Pedagogical applications of proofs of answers to questions

In Vulcan’s Project Halo, we developed means of extracting the structure of logical proofs that answer advanced placement (AP) questions in biology.  For example, the following shows a proof that separation of chromatids occurs during prophase.

textual explanation of entailment using the Linguist and SILK

This explanation was generated using capabilities of SILK built on those described in A SILK Graphical UI for Defeasible Reasoning, with a Biology Causal Process Example.  That paper gives more details on how the proof structures of questions answered in Project Sherlock are available for enhancing the suggested questions of Inquire (which is described in this post, which includes further references).  SILK justifications are produced using a number of higher-order axioms expressed using Flora‘s higher-order logic syntax, HiLog.  These meta rules determine which logical axioms can or do result in a literal.  (A literal is an positive or negative atomic formula, such as a fact, which can be true, false, or unknown.  Something is unknown if it is not proven as true or false.  For more details, you can read about the well-founded semantics, which is supported by XSB. Flora is implemented in XSB.)

Now how does all this relate to pedagogy in future derivatives of electronic learning software or textbooks, such as Inquire?

Well, here’s a use case:

  1. The electronic learning software or textbook asks user a multiple choice question
    • (for the technically inclined, see the above referenced paper and this 3 year old video using SILK with knowledge translated from Aura, for example)
  2. The student gets the question right or wrong.
    • If the answer is wrong, the system can determine what could prove the incorrect answer given by the student as ask questions that involve those axioms in their proofs.
      • As in Inquire, the student can quickly navigate to locations within the text that are pertinent to any given question by following the English sentences from which the axioms involved the proof were obtained.
      • Also as in Inquire, the student can request a presentation of the ontology concerning the concepts and relationships between concepts involved in the proof (from any of which the student can similarly navigate to pertinent sections of the text).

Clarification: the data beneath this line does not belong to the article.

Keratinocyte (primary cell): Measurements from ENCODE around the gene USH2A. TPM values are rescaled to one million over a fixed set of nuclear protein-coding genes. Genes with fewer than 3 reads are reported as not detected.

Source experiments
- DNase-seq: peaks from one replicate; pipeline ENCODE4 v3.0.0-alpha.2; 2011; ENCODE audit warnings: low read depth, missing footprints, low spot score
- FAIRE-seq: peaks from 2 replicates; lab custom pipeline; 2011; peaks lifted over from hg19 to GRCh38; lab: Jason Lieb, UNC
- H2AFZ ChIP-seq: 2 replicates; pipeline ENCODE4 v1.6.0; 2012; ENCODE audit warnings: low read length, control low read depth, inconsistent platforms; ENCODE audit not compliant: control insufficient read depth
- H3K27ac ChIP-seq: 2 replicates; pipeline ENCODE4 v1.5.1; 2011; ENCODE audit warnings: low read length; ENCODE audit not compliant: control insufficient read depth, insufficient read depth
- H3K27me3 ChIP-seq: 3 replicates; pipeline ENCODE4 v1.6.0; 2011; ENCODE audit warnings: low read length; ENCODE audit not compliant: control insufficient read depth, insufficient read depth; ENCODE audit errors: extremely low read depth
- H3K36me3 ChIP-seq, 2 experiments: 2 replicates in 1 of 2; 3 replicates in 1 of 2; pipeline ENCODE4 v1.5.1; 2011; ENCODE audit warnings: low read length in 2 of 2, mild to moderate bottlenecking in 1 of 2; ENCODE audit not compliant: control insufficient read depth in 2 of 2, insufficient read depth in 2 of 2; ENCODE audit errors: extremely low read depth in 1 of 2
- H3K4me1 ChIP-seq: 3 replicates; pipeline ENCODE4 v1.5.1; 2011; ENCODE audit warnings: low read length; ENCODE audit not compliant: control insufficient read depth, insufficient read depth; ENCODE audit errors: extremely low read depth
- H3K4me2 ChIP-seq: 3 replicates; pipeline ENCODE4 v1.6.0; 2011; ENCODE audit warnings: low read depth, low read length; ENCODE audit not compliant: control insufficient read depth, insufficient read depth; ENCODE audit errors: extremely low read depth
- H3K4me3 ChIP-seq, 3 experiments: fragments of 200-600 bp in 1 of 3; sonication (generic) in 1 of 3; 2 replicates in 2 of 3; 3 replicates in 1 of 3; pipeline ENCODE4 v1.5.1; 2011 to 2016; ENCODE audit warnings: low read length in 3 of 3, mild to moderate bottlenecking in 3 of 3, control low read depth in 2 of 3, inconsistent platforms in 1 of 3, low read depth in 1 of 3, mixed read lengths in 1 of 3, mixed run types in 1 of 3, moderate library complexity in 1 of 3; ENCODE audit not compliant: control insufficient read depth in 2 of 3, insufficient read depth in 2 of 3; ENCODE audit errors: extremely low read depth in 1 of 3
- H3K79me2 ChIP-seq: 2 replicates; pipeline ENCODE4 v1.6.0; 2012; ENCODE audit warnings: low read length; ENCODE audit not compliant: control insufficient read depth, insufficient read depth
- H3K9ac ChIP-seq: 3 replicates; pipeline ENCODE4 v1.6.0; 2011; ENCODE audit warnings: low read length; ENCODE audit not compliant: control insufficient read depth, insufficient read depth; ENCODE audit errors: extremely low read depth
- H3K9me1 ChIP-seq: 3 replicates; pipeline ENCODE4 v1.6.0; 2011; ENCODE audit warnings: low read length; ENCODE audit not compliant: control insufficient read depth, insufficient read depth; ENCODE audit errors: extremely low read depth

• Note that here we are relying on the use of the Linguist to acquire the axioms from sentences in the text (or other sentences augmenting the text).  The sentences themselves can be presented in summary form, too.
      • For each incorrect answer, the system can update its assessment of the student’s understanding of the concepts and relationships between those concepts, as well as the students comprehension of subject matter sentences so as to improve the pedagogical effectiveness of subsequently selected questions.  Alternatively, the system could be more aggressive to assess where comprehension is relatively weak rather than constructively engage a learner, as in pure assessment applications.
    • If the answer is correct, the system can continue asking questions, perhaps preferring questions whose proofs involve axioms other than those involved in the correct answer.  Such questions might also be oriented to assessing how well the student understands axioms involved in proofs that other answers to the correctly answered question were proven wrong.
  3. As the student answers questions correctly or incorrectly, the system assesses how well the student understands the underlying axioms and the vocabulary and ontological concepts used or referenced by those axiom
  4. In one approach, the student can be asked questions in a bottom up manner.  That is, the student can be asked questions which involve axioms that reference concepts higher in the underlying ontology’s taxonomy.  As the student demonstrates understanding, the system can navigate the text or present sentences pertaining to slightly deeper or related material within the ontology.  For example, the questions Inquire suggests could be biased towards those that either assess by leaping deeper or teach by gradually moving from well comprehended subject matter to deeper or related content.